But I hadn't counted on THAT bad a storm. I'll never forget the sound of the tornado hitting the power lines on the highway nearby.

Just a few minutes before the tornado roared close by, as the storm clouds gathered and lightning sizzled the air, I called the outdoor cats inside. I quickly did a head count; all six boys were accounted for. I put Genghis into his room so we could find him easily, and made sure I knew where the rest of my boys were.

Later on, I wondered if I would have had enough time to get them all into cat carriers if I had to. We have two average sized carriers, one extra large carrier for Pierre, and a soft-sided dog crate that I use for the outdoor kitties. It might not have been enough time to make sure that everyone was safe.

With this in mind, I started thinking about an emergency preparedness plan for my animals. In the event of a bad storm, a forest fire, or something worse, will you know what to do to keep your pets safe?

When the tornado struck a local town, I had already secured my outdoor cats inside the house. I could have evacuated quickly because I knew where to find them!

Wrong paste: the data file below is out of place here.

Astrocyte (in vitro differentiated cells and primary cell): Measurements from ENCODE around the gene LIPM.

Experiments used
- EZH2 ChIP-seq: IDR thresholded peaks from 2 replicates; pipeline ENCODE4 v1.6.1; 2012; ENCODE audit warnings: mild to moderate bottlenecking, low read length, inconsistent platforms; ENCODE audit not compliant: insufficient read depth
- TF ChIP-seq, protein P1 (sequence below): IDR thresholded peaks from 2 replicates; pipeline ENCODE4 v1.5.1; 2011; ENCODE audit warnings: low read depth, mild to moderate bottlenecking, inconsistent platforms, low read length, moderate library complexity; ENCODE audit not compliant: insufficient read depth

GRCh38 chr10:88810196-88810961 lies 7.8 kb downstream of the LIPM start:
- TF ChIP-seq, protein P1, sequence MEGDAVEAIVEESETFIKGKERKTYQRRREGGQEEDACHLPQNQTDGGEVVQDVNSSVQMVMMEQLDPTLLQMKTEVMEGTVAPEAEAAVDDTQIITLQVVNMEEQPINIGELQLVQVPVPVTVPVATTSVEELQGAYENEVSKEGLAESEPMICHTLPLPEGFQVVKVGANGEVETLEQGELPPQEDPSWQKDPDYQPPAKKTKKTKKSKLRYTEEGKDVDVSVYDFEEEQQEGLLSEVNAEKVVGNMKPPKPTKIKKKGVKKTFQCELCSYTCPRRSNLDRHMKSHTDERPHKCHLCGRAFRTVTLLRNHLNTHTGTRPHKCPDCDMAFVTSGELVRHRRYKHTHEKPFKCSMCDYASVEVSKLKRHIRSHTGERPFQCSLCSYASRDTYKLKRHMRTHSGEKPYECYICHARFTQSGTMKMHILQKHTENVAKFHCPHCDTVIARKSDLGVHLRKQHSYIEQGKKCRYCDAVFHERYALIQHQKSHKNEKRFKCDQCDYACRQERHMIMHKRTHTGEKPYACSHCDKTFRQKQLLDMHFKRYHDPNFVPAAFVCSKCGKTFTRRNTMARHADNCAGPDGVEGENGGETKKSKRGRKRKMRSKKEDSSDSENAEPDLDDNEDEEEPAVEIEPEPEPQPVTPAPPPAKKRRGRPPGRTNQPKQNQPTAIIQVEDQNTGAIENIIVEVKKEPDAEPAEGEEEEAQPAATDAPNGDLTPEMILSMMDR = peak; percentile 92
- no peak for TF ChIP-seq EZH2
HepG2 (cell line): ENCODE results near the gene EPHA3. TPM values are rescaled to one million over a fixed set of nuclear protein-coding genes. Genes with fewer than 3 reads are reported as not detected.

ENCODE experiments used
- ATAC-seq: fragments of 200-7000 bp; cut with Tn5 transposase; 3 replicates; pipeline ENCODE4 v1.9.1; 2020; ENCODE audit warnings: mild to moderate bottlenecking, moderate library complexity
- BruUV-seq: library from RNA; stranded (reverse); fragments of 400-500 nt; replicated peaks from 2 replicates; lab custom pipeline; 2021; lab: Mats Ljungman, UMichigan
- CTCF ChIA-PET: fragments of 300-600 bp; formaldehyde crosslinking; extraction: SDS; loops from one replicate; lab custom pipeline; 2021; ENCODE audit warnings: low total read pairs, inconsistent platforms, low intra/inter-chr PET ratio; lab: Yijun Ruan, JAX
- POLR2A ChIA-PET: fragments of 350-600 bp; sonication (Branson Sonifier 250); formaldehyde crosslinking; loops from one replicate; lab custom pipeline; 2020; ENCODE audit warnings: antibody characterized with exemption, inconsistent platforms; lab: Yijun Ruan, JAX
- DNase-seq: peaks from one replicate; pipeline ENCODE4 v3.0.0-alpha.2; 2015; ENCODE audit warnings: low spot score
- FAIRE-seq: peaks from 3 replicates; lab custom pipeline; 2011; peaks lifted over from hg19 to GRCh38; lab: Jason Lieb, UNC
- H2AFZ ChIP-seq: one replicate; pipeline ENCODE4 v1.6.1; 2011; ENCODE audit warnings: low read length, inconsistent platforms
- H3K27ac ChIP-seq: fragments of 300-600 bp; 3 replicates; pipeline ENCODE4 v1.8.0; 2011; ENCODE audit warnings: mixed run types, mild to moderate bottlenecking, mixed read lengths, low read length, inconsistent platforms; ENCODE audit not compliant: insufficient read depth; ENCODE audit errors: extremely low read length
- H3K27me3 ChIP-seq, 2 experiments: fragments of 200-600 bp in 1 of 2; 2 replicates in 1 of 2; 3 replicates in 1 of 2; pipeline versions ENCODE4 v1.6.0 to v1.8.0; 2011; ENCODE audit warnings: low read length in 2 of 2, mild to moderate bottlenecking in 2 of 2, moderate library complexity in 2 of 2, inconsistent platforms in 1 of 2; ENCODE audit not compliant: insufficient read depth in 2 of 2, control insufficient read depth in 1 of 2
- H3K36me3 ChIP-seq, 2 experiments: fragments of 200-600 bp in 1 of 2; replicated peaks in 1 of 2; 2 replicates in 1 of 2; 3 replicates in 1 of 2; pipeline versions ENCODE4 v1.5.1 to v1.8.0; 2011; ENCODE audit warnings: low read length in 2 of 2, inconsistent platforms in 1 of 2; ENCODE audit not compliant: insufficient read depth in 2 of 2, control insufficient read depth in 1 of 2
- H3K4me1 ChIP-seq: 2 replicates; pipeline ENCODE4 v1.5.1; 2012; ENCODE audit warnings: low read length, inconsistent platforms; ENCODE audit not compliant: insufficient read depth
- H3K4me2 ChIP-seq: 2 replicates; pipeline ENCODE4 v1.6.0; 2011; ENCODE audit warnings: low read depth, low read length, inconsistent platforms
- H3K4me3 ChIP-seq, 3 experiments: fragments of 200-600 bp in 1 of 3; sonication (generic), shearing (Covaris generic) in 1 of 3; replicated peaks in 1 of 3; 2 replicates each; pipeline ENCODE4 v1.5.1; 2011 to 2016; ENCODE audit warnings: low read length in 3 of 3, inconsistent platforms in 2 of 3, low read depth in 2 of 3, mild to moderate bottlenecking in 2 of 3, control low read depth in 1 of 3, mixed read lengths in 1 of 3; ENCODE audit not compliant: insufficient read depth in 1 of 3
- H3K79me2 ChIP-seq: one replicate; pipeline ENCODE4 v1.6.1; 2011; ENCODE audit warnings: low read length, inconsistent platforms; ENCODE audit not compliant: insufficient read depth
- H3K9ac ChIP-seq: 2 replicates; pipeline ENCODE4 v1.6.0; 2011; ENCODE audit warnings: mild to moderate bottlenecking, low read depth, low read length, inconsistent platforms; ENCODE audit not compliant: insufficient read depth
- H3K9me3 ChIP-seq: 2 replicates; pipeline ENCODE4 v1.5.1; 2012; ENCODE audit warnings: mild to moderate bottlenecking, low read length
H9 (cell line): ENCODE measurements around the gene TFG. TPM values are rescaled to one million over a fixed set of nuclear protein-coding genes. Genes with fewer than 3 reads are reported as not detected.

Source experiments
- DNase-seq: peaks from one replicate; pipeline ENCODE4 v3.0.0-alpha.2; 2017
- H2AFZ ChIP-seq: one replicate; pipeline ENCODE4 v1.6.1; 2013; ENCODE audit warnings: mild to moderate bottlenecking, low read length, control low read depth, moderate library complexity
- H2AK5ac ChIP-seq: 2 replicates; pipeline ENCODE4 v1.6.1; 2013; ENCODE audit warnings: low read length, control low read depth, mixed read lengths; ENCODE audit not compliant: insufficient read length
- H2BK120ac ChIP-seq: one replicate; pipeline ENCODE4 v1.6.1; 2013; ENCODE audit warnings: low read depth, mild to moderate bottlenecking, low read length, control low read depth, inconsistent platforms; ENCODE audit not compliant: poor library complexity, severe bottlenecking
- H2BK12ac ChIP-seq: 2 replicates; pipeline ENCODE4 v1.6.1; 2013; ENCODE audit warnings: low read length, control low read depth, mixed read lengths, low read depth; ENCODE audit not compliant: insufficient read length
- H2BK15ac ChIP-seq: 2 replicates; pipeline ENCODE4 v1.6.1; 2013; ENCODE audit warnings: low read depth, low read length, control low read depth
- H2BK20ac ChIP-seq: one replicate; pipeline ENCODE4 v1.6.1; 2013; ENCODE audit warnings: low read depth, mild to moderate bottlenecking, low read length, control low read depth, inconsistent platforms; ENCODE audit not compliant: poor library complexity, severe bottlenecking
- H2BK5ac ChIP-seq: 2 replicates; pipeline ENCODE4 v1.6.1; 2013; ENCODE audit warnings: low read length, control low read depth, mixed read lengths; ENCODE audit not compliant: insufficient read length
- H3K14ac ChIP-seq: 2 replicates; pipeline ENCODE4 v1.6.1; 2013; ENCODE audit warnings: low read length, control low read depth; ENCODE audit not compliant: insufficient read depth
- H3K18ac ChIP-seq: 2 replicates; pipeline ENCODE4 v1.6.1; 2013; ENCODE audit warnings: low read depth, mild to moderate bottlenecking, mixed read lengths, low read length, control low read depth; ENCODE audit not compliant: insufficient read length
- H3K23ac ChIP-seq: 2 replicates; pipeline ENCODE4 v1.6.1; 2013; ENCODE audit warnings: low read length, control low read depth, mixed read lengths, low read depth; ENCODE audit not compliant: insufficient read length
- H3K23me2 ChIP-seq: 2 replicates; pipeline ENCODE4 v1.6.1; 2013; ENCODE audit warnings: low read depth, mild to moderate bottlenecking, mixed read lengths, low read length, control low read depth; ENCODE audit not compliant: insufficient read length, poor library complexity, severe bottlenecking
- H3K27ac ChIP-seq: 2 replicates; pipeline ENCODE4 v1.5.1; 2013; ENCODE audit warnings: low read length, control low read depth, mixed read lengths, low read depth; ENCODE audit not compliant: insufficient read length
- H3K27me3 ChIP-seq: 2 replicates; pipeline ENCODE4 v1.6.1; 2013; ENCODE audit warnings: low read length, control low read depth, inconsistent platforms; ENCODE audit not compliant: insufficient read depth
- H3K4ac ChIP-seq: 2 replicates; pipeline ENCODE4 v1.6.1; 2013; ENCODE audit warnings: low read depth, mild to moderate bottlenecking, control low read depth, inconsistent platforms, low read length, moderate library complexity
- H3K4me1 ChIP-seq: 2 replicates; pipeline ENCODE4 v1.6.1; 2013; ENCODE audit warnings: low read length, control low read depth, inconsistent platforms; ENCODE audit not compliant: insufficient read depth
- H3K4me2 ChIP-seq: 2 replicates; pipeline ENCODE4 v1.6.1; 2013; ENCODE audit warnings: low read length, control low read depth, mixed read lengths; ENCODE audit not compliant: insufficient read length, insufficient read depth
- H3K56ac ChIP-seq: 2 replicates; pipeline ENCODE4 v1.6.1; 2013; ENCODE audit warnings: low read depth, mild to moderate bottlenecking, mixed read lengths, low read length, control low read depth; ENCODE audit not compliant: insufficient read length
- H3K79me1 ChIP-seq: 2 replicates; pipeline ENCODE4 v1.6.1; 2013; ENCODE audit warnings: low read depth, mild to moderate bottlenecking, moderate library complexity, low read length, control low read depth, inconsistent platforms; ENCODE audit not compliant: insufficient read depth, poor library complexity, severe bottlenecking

The American Humane Society recommends putting together a pet emergency kit. I have my own ideas on a cat owner's emergency kit and emergency preparations.

As part of my emergency preparations, I recommend that all cat owners:


  • Know where you cat's carrier is at all times. If you don't have a cat carrier, GET ONE. In an emergency, you don't want to worry about carrying your cat with you. You want her safe. A carrier can help you lift her into cars, take her onto public transportation, and keep her safe during transit.
  • Make a file for your cat's veterinary records. Keep it someplace where you can grab it quickly if you need it. Include your cat's vaccination records and rabies certification.
  • Into that folder, put hard copies and a thumb drive with electronic copies of your cat's picture. If she gets lost, you can make flyers up no matter where you are!
  • Know where there are pet-friendly hotels or chains in your area. Print out a list. If the power goes out or cell phone service is cut and you can't access the net, you can still find the info quickly.
  • A small litter box. A smaller box that's kept empty can be quickly snatched up and put into the car with your car. Keep a small bag of her regular litter with the box.
  • Food bowl and water bowl. I keep a small plastic container filled with my cat's food in the kitchen because I store food in the closet (the feline pigs figured a way to gnaw through the bags...I have to keep the food enclosed in a closet for their own safety or they'd be 100 pounds each if they had their way.) I could easily grab the food bowl if I needed it.
I don't put collars on my cats. I know, bad cat mama. I've tried it but they grab the ends of the collars and drag each other around and I almost had a strangled cat thanks to his overly exuberant brother who got a claw snagged in the collar. If I did, however, I'd make sure that the collars had disks or tags with my name and address on them.